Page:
Healing Your Root Chakra Through Sound | With Kayce
Spring 2021 | Raising Vibrations
Posted on Mon 17 Jan 2022 · by Christina Hunt
There is no doubt that this past year has been traumatic for all of us as individuals and as a collective - and this trauma has manifested itself in our bodies, minds and energetic fields in a myriad of ways. As uncertainty about the future continues, it’s imperative that we recognize the imbalances this has caused and work to ground and nurture ourselves through techniques like vibrational healing in order to avoid serious or long-term disorders precipitated by chronic stress.
The 7 main chakras are energy centers that are located in various points from the bottom of our spine up to the top of the head. Each of these chakras are typically developed during specific age ranges throughout our lives and reflect different aspects of our physical and emotional bodies. Whenever we experience trauma or sudden changes in our lives, from a divorce to a death to a job loss, our chakras become especially imbalanced, causing us to rebuild aspects of ourselves starting again from the root. We are forced to figure out how to ensure our basic needs are met to survive day-to-day.
Perhaps it’s because I have also been personally experiencing the trauma of the past year that it took me until just recently to step back and realize that this shared global event has created a shared global rebuilding of the root chakra. When our root chakra is in balance, we feel secure, grounded and provided for. It is ruled by our sense of safety - and therefore conversely ruled by our sense of fear. The fear that we have all felt in varying degrees throughout the past year - whether it be from our own experiences or through things we watch or read about in the news - triggers our sympathetic nervous system (fight or flight response), creating increased levels of stress and anxiety.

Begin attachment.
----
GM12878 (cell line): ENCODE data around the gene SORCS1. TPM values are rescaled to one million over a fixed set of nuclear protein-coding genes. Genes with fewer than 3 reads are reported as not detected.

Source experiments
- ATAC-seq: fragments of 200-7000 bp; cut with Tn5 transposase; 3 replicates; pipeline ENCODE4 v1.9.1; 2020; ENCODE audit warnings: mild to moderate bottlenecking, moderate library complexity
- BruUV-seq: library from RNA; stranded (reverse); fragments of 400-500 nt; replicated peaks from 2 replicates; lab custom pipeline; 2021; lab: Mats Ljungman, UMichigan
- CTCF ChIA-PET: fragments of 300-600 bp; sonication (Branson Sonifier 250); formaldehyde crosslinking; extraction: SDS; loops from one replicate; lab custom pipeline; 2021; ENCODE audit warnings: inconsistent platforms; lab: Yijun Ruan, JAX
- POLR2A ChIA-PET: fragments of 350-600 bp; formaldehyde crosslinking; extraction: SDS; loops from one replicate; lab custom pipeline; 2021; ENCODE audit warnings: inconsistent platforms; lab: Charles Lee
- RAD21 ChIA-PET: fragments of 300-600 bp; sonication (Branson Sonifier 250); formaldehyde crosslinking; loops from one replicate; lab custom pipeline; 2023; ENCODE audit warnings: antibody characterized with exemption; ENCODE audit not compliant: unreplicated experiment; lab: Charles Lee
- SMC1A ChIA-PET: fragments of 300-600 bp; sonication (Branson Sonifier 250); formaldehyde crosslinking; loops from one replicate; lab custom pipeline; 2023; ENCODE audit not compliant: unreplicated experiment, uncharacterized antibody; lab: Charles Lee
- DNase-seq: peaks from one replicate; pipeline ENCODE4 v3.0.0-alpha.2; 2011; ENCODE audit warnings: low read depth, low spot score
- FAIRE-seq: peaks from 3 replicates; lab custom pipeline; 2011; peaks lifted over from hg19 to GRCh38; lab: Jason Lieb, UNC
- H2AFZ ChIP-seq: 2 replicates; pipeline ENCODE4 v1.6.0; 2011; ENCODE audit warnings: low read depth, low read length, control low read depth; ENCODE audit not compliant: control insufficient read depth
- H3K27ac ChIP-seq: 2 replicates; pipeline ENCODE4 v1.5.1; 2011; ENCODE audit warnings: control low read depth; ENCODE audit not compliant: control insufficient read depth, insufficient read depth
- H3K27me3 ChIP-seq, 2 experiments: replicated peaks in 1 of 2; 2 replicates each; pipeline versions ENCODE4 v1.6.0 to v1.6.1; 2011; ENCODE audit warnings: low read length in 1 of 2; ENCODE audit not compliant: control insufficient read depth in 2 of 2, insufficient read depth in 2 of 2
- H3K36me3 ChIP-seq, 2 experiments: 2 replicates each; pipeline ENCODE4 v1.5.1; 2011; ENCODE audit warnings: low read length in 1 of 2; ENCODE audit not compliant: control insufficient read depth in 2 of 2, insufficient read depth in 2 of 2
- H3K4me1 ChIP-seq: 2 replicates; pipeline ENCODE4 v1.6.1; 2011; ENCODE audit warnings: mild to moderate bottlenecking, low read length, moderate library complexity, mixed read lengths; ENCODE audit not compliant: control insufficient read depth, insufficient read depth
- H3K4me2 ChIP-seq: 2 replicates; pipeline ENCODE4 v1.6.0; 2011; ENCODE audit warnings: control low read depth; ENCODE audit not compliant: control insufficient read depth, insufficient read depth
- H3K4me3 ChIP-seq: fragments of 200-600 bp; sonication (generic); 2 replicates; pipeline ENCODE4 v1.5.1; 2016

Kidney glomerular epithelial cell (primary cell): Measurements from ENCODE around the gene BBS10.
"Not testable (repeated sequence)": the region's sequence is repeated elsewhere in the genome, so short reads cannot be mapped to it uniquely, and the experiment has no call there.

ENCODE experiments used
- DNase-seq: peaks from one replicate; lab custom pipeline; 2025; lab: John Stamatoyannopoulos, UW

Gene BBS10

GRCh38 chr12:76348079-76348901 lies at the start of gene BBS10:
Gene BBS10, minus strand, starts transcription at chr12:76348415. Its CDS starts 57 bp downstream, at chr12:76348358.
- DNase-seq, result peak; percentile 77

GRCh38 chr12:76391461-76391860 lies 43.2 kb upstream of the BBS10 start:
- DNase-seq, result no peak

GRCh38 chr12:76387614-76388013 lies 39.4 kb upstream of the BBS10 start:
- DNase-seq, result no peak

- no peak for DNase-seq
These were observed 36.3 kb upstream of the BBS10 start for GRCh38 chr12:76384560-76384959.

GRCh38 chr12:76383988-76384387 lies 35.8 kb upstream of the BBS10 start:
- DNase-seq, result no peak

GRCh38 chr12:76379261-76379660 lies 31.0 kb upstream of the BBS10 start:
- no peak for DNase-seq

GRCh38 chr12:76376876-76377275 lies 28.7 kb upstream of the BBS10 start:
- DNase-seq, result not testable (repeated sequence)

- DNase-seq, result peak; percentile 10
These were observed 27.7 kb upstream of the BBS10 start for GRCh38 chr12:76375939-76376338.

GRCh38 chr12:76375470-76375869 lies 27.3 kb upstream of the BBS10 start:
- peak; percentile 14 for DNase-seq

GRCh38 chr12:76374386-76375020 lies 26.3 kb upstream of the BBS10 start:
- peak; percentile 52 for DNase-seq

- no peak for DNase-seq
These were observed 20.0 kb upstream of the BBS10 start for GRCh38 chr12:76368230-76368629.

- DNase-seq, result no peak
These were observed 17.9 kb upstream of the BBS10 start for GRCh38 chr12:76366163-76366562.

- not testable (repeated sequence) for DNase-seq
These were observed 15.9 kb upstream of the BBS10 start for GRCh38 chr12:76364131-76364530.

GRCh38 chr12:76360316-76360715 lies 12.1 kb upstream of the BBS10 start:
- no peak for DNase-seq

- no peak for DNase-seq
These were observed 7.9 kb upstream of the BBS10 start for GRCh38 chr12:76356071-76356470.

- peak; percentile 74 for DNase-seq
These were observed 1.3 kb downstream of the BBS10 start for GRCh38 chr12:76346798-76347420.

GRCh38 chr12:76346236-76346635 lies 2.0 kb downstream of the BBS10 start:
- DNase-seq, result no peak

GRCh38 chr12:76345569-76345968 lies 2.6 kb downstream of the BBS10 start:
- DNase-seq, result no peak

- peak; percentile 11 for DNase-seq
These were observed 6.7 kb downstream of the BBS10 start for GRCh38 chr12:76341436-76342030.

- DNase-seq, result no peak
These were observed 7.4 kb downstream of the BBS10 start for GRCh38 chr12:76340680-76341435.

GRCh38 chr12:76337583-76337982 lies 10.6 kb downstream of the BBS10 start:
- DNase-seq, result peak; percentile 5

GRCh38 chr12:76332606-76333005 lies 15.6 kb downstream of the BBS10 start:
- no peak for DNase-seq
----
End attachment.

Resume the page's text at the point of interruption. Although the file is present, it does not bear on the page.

It is critical to become aware of this imbalance, have compassion for ourselves and learn coping tools that engage the parasympathetic nervous system (rest and digest response) as often as possible to create homeostasis. If our sympathetic nervous system is engaged for extended periods of time, problems like poor sleep, hypertension, panic attacks and anxiety can arise.
One of the most powerful and ancient ways to affect our autonomic nervous systems is through sound. As you likely know, our physical and energetic bodies are highly sensitive to sound - whether it is the sudden noise of an alarm or soothing ocean waves. All matter, including our bodies, have vibrational frequencies so it makes sense that the vibrations of our voice and other instruments would impact the way our cells move in space.
There is a universal phenomenon called entrainment that shows us there is a tendency for matter to move towards harmony. As Dr. Mitchell L. Gaynor writes in his groundbreaking book The Healing Power of Sound, “The reason that entrainment occurs is that the more powerful rhythmic vibrations of one object, when projected upon another object with a similar frequency, will cause that object to vibrate in resonance with the first object. We human beings also react in resonance with the vibrations and fluctuations in our surroundings, so it follows that our physiological functioning may be altered by the impact of sound waves, whether produced by our own voices or by objects or instruments in our environment.”
Without getting too down the physics rabbithole, we can also take into account that around 60 percent of our body and organs are made up of water - and we’ve all seen how water molecules are entrained and affected by sound frequencies (if not, here’s an incredible video!). When doing any of the below exercises, I encourage you to visualize the water inside your body responding in resonance with the sound vibrations you are working with - creating beautiful shapes and breaking up dis-harmony on a cellular level.
There are three easy ways we can all utilize the power of sound to regulate our nervous system and heal our root chakra: